Right now, the only strong voice boys (and girls), men (and women) are hearing is a loud mouth pseudo-politician who thinks it is perfectly acceptable to call women fat, bimbos, dogs, slobs, disgusting animals, and just plain ugly. And, no woman seems to be exempt (except Ivanka and Melania) because he has publically insulted Rosie O’Donnell, 1996 Miss Universe winner Alicia Machado, Angelina Jolie, Heidi Cruz (Ted Cruz’s wife) and even supermodel Heidi Klum. There are plenty of women speaking back, like Secretary Hilary Clinton, Megyn Kelly, Cher and other noted people, but I wonder if their message is falling on deal ears.

I am no historian, but I can’t help feeling that in this country we have taken 15 steps backwards in the fight for equality. Women are more vulnerable, suppressed and demeaned than they have ever been. The irony is that all of this is going on just as woman has a real shot at the White House. I know it is no coincidence, just as race relations have taken a tragic turn for the worse while our sitting President is an African-American.

The second part of the question posed to our prayer group has me stumped: What can I do to help the vulnerable? I always feel helpless in the face of overpowering cruelty. Just writing this piece for my blog is one way to help. Another is to exercise my right to vote (a right that women in this country have had for less than 100 years) and send a message that I won’t stand for dehumanization as a political or bullying technique. Finally, I have to talk to my children: my girls will know they are worthy of the same rights, that they are children of God put on this earth to love and be loved, and that they should be warriors against anyone or anything that sends a message otherwise. Similarly, my son will know that girls and women are their equal, their partner under the law and the eyes of God, that the only way to interact with a girl or woman is with respect and reverence, and that any other action would be a betrayal to their manhood and their humanness.

Aren’t these basic things we teach all our children in preschool?
• Keep your hands and feet to yourself.
• Don’t interrupt anyone.
• Wait your turn.
• No name-calling.
• Tell the truth.

It seems to me that a lot of people need to be sent back to preschool to relearn these basic tenants for living in this world. All I can say is school’s open. Enroll your misogynist now.

Teaching my girls about the face of evil


When my first child was just a few weeks old, I spent many-a night rocking and soothing her, trying to get this sweet baby to understand that one sleeps at night and not 13 hours during the day. One of those nights, I went downstairs and turned on the TV for some bleary-eyed diversion. At the time we had the cheap cable package so my choice viewing options were junk and more junk. What captured my attention was an hour-long infomercial for “Girls Gone Wild.”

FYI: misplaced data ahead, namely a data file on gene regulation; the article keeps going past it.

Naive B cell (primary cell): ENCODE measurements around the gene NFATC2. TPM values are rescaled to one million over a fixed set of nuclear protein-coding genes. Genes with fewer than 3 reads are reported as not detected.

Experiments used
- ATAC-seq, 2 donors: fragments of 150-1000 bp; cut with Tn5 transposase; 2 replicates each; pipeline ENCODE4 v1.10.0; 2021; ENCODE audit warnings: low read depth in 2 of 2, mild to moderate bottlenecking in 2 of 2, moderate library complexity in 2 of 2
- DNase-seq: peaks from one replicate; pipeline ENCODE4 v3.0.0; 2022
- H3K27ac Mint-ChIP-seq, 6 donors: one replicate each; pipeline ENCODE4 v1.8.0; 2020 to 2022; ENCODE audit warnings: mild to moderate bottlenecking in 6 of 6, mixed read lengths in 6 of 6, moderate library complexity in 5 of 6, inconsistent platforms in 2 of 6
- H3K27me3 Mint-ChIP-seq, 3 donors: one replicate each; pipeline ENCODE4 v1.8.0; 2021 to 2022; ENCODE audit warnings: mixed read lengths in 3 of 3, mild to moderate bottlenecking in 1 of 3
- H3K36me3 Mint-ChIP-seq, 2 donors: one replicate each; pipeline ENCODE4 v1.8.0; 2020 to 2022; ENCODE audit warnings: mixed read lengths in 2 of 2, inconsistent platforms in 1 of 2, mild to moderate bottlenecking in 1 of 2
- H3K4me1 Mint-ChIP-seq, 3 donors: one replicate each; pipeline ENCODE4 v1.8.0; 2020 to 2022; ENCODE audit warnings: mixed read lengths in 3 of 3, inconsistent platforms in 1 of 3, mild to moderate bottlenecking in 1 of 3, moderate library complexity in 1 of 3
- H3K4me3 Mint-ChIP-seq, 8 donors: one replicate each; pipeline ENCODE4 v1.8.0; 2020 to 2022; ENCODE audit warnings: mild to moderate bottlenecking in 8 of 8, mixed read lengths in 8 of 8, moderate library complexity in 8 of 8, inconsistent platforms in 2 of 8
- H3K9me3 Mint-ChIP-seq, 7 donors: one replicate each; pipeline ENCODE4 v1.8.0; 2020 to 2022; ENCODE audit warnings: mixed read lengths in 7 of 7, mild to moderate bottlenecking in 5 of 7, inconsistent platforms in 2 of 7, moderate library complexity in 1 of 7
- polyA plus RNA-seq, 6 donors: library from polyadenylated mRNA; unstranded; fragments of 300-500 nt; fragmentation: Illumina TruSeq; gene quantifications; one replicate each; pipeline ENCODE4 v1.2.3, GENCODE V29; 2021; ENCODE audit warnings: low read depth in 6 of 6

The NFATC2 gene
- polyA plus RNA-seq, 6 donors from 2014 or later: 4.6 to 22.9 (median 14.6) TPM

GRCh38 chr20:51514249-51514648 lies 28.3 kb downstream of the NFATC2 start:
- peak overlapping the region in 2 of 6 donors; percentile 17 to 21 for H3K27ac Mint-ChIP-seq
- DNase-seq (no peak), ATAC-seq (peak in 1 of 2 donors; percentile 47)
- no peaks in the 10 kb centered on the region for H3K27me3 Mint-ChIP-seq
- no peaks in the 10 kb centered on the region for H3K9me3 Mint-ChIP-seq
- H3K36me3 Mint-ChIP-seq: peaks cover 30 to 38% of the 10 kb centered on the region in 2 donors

I had heard of this before, and had seen some tamer commercials for it. I would shake my head, and simply change the channel. I wanted no part of the sexual exploitation of drunk college women. That night, however, as I rocked my innocent baby girl, that commercial seized my heart and injected terror in my veins. Suddenly I was transported 20 years in the future praying that my little girl would never be involved in something like that. Watching these inebriated young women lift their shirts for the camera and accept dares to participate in sexual acts, made me cringe.

Don’t get me wrong. It’s not that I’m a prude, and I certainly can’t say I made the best choices when I had had a few too many beers (or wine, or shots). Quite frankly, I can think of a few situations, especially when I was a young college student, in which I was remarkably lucky that I was not sexually assaulted. But, motherhood changed me. I went from disgust to plain fear. In my head I kept asking myself, “What do I have to do as a parent to make sure my daughter does not feel she has to use her body to be accepted, liked or admired? What can I do to protect her from men who only want to use her or see her as a source for their pleasure?” I do not have a definitive answer, but figured out that so much of her safety is related to self-esteem and good choices.

Reading about Brook Turner, the Stanford student who was convicted of raping an inebriated, unconscious woman behind a dumpster, has renewed those fears I have for my daughters. Often “experts” spend a great deal of time talking about what women should or should not do to put themselves in the position to be raped:

  • Don’t walk alone at night.
  • Don’t dress “like a slut.”
  • Don’t drink too much.
  • Only drink from a bottle at a club so you don’t accidentally or otherwise ingest a drug like roofies (or Quaaludes), making you easy prey for sexual predators.
  • Be aware of your surroundings (e.g., parking lots, empty streets).
  • Don’t party alone. Always bring a friend who can watch your back.

These are all great suggestions, and when the time is right, I will make sure my two daughters understand them. But, I will also be sure to tell them that even if they do dress provocatively or drink too much, they are never the ones who are at fault for a rape or sexual assault. That blame only rests squarely on the rapist.

The rapist is the one who does not recognize a woman as a human being, but rather an object of pleasure. The rapist is the one whose sick need for dominance leads him to violate and demean another person. The rapist is the one who perverts his sexual desires and his moral reasoning to allow himself to touch a woman’s body however he wishes and without her consent. I will let my daughters know that they not responsible for other’s actions just as they are responsible for their own actions and choices.

And, when the time is right, I will show my daughters Brock Turner’s face, and talk about how this seemingly harmless, Howdy Doody look-alike is the face of evil. They need to know that evil is not necessarily the villain dressed in black, lurking in dark alleys. Rather, I will tell them than evil comes in so many shapes and sizes and colors and backgrounds.